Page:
Jan 29, 2011

saturdays with yves klein

Jan 25, 2011

post-japan note #1

in tokyo, i noticed many people wearing facemasks and assumed, naturally, that they were hypochondriacs. darryl explained that sick people wore them to protect those they had to interact with from infection. this consideration is both pleasant and refreshing.

Jan 18, 2011


  1. a prince edward (white horse blend, cocchi americano, drambuie)
  2. a dry and oxidised bamboo (old dry oloroso, dry vermouth, bitters)
  3. an original sidecar (pierre ferrand, cointreau, lemon)

the art of living

The art of living is one and indivisible. A master in the art of living draws no sharp distinction between his work and his play; his labor and his leisure; his mind and his body; his education and his recreation. He hardly knows which is which. He simply pursues his vision of excellence through whatever he is doing, and leaves others to determine whether he is working or playing. To himself, he always appears to be doing both.

Jan 13, 2011


Jan 12, 2011

in which i manage not to miss dinner

1/12/2010: darryl sends further details and corrections, now seamlessly incorporated below.

the best meal in tokyo was also the most interesting, the best value (by a long shot), the last, and the one i came close to bailing on to take a nap.

darryl and saemi skipped a day of work to bring me around suburban tokyo. we had breakfast and lunch in yoyogi-uehara, a tiny cluster of low-rise residential neighbourhoods near shibuya that is the improbable home to at least five orthopedic surgeries, three boulangeries, one patissier, and a homestyle japanese restaurant masquerading as a bhutanese diner. eventually, we ended up back in the city center, at a smoky coffee shop called saboru in jimbocho drinking indifferent but very expensive coffee and watching the bar staff dry saucers very efficiently.*

i was getting sleepy and tried to beg off dinner way out in the west in asagaya, but darryl kept on my case. eventually we jumped on the tozai line out to asagaya, and then into the warren of streets surrounding the station. 水鳥屋 鶴に橘 is the name (i'm incompetent at reading hiragana or romanising kanji), and apparently it's been open less than a year. the inside has been mostly left alone, and we think it must have been, in the past, a hotpot restaurant or something of the sort.

there was one other guy eating and drinking at the counter when we showed up, and then a woman arrived much later to do much the same thing as he was doing: a few flasks of sake and what appeared to be a continuing flow of small eats and intermittent banter. the restaurant is the kind of neighborhood bar we all wish we had. good food, good drinks, small enough, and in a small enough neighbourhood that people get to know you without knowing you too well. it has a counter that seats maybe 6 people, two tables for 4 each, and one chef behind the counter (in jeans and a tie).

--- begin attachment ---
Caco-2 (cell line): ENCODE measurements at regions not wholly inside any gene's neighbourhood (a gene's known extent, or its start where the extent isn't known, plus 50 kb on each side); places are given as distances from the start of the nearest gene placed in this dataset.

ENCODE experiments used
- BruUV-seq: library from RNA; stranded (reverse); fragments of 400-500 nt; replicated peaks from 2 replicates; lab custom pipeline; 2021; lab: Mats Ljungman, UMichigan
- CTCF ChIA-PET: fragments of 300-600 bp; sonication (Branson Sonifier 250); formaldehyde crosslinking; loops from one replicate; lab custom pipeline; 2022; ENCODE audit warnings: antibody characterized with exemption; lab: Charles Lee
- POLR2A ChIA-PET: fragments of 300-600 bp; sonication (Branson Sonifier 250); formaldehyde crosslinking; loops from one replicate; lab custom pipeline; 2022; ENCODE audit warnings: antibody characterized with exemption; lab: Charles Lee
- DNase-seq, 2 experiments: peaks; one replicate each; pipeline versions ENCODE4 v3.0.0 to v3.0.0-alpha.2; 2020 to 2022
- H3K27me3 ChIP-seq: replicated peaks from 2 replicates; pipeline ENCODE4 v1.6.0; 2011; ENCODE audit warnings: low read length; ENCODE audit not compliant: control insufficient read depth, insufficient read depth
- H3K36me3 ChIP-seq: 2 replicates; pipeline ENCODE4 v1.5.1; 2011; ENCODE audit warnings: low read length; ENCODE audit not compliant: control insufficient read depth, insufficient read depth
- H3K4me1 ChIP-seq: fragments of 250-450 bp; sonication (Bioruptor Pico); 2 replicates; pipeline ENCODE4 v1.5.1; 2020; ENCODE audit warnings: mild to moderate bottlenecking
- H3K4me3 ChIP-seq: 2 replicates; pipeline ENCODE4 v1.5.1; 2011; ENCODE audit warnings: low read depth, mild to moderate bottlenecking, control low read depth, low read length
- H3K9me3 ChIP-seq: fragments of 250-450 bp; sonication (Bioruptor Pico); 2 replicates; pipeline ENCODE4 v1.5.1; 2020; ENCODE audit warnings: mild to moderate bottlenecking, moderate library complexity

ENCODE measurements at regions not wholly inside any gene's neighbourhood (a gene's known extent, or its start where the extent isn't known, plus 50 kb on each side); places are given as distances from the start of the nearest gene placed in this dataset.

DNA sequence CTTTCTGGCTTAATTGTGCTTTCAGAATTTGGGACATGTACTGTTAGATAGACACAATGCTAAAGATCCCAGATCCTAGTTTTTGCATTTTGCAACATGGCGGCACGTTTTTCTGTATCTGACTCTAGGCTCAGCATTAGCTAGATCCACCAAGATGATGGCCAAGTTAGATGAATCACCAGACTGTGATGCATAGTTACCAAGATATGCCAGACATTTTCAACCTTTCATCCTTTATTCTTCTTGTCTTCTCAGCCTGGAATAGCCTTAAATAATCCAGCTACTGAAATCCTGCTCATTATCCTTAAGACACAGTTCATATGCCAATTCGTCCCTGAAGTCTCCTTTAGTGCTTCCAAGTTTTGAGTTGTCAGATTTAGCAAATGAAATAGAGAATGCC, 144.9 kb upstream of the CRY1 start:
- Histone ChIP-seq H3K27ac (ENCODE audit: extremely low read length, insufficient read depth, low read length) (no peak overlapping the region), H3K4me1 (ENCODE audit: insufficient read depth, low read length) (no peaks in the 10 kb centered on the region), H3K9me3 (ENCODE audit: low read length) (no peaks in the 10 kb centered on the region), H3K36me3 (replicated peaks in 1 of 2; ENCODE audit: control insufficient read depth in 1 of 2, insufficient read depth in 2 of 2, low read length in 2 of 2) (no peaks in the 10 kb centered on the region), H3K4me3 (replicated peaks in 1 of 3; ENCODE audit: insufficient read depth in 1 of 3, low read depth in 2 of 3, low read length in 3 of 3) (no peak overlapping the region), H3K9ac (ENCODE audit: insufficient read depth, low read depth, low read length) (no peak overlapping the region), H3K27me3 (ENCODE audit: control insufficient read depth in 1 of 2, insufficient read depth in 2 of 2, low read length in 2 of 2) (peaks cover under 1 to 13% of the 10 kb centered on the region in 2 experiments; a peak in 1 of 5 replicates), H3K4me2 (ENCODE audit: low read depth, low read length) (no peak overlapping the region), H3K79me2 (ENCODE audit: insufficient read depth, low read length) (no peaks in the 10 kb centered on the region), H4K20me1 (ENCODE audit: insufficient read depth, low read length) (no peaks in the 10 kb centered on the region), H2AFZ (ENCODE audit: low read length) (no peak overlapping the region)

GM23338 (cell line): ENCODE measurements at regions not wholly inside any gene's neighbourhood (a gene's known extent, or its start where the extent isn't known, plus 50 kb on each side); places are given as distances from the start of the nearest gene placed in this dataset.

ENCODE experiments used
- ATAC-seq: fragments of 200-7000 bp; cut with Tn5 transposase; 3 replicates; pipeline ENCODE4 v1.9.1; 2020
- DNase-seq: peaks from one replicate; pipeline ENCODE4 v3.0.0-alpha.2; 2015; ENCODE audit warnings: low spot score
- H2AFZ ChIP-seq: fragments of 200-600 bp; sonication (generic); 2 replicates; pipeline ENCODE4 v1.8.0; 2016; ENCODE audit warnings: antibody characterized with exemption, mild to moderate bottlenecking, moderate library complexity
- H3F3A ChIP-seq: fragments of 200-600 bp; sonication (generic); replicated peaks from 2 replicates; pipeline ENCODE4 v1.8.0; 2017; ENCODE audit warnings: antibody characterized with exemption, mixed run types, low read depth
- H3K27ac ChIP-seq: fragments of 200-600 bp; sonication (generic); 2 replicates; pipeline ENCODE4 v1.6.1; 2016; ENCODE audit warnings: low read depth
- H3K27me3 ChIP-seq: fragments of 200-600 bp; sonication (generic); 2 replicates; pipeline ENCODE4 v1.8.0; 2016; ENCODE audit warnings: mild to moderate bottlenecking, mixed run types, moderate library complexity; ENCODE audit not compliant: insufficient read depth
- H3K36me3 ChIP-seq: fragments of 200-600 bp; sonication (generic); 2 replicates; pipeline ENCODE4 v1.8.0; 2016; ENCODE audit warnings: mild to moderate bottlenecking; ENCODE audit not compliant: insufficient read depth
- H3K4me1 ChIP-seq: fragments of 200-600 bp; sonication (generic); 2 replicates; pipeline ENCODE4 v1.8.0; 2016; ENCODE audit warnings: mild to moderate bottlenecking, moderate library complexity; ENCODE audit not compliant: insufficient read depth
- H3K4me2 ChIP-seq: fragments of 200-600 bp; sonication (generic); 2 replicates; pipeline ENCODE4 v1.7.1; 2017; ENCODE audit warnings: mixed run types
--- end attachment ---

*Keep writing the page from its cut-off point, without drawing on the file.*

the restaurant had a short, serious-looking sake list and an amusing range of temperatures at which sake could be ordered (amusing because some, or at least one, was a pun in japanese which i didn't understand but everyone tittered about). we had a daiginjo (brewed by koikawa) followed by a wata-ya daiginjo (brewed by miyagi). both were good, the latter was better (more crisp, drier, extremely clean). each generous pour for the table was around 800¥, or about $10. a great deal. we decided to spring for the course dinner: 8 courses for 3150¥, or $40, plus another 1600¥ for two sakes (daiginjos from koikawa and miyagi). the food was remarkable.

  1. japanese leek puree (he got his leeks from shimonita), under slices of poached duck breast, with japanese eggplant cooked in the fashion of holland (apparently this means frying it first, then simmering it in dashi). the duck was tough and the skin had not been seared and rendered, even though it had been correctly scored for this. duck has to either be served rare or cooked low and slow. and putting an awesome sauce underneath foods often means wasted sauce and imperfectly sauced foods. i was sad to see the negi puree go. put this down as another instance where the tectonics of food would have been a fruitful study.